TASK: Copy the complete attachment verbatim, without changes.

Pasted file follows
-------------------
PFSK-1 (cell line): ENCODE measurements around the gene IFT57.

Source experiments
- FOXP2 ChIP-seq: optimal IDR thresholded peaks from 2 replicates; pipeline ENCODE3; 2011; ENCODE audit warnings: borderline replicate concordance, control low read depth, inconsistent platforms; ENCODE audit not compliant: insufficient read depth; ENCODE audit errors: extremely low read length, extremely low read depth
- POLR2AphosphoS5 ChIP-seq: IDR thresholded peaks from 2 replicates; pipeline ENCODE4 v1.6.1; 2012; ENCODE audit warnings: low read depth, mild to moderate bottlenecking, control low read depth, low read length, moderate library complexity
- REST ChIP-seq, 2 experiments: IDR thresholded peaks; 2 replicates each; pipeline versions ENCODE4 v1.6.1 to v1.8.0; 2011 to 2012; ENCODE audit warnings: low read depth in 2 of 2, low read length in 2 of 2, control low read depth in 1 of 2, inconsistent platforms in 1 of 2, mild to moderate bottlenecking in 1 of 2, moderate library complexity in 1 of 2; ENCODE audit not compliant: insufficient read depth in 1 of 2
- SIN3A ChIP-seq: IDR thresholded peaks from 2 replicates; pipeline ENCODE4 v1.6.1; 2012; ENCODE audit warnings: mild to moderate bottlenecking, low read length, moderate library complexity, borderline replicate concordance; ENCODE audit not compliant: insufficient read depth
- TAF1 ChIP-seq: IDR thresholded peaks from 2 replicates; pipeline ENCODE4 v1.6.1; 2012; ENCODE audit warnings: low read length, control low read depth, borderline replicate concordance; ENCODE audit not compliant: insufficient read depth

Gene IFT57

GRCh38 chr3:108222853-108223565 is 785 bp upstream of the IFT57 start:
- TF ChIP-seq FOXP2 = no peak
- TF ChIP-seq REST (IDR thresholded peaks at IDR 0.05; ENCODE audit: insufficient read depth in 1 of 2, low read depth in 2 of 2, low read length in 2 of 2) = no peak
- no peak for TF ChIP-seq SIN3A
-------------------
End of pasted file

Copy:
PFSK-1 (cell line): ENCODE measurements around the gene IFT57.

Source experiments
- FOXP2 ChIP-seq: optimal IDR thresholded peaks from 2 replicates; pipeline ENCODE3; 2011; ENCODE audit warnings: borderline replicate concordance, control low read depth, inconsistent platforms; ENCODE audit not compliant: insufficient read depth; ENCODE audit errors: extremely low read length, extremely low read depth
- POLR2AphosphoS5 ChIP-seq: IDR thresholded peaks from 2 replicates; pipeline ENCODE4 v1.6.1; 2012; ENCODE audit warnings: low read depth, mild to moderate bottlenecking, control low read depth, low read length, moderate library complexity
- REST ChIP-seq, 2 experiments: IDR thresholded peaks; 2 replicates each; pipeline versions ENCODE4 v1.6.1 to v1.8.0; 2011 to 2012; ENCODE audit warnings: low read depth in 2 of 2, low read length in 2 of 2, control low read depth in 1 of 2, inconsistent platforms in 1 of 2, mild to moderate bottlenecking in 1 of 2, moderate library complexity in 1 of 2; ENCODE audit not compliant: insufficient read depth in 1 of 2
- SIN3A ChIP-seq: IDR thresholded peaks from 2 replicates; pipeline ENCODE4 v1.6.1; 2012; ENCODE audit warnings: mild to moderate bottlenecking, low read length, moderate library complexity, borderline replicate concordance; ENCODE audit not compliant: insufficient read depth
- TAF1 ChIP-seq: IDR thresholded peaks from 2 replicates; pipeline ENCODE4 v1.6.1; 2012; ENCODE audit warnings: low read length, control low read depth, borderline replicate concordance; ENCODE audit not compliant: insufficient read depth

Gene IFT57

GRCh38 chr3:108222853-108223565 is 785 bp upstream of the IFT57 start:
- TF ChIP-seq FOXP2 = no peak
- TF ChIP-seq REST (IDR thresholded peaks at IDR 0.05; ENCODE audit: insufficient read depth in 1 of 2, low read depth in 2 of 2, low read length in 2 of 2) = no peak
- no peak for TF ChIP-seq SIN3A